Crna Gora ("black mountain), republic of the western Balkan peninsula presently joined with Serbia in the Federal Republic of Yugoslavia. With an area of 13,812 sq. km. and a population of around 650,000, Montenegro has in recent years shown a desire to separate itself fully from its larger neighbour. The principal cities are the capital Podgirica (formerly Titograd), with 130,000 inhabitants, Nikšic (60,000) and Pljevlja (22,000).
Formerly tributary to the Byzantine Empire and the later medieval Serbian kingdom, the area came under the sway of the independent principality of Zeta towards 1360. Never fully conquered by the Ottoman Empire which controlled the lands to the south and east from the 15th century, Montenegro in 1516 came under the rule of the prince-bishop (vladika) of Cetinje, a position held from 1697 by the Petrovic family.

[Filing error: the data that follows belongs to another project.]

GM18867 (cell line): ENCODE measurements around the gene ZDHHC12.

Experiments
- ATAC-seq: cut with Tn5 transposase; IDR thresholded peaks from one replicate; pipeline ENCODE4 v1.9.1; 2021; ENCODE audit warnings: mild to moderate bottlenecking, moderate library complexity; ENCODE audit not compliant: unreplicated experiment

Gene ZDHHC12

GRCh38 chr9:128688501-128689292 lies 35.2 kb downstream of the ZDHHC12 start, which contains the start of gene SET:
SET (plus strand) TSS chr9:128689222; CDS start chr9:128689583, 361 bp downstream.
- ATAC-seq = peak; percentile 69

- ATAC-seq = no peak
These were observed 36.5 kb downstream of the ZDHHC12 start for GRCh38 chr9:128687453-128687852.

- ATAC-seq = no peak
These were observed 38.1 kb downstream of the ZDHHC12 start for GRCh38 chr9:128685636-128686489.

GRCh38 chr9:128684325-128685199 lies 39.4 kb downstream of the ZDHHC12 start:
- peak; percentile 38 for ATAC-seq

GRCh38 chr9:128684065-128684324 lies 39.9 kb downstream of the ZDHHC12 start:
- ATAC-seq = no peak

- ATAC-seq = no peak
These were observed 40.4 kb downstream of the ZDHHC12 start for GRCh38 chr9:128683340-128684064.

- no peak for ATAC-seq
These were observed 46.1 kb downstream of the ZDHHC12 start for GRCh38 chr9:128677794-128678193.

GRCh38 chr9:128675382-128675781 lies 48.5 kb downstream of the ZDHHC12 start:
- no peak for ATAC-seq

The reign of Nicholas I (1860-1918) saw the doubling of Montenegro's territory and international recognition of her independence (1878), the country's first constitution (1905), the ruler's elevation to the rank of King (1910), and further territorial gains following the Balkan Wars (1913), though the newly-captured city of Shkodër had to be given up for inclusion in Albania at the insistence of the great powers.
After Montenegro's entry into World War I on the side of Serbia (August 1914), her occupation by German and Austro-Hungarian forces (January 1916) forshadowed the end of independence: accused of seeking a separate peace with the enemy, Nicholas was deposed by the National Assembly after the country's liberation and union with Serbia proclaimed (Novemnber 29, 1918).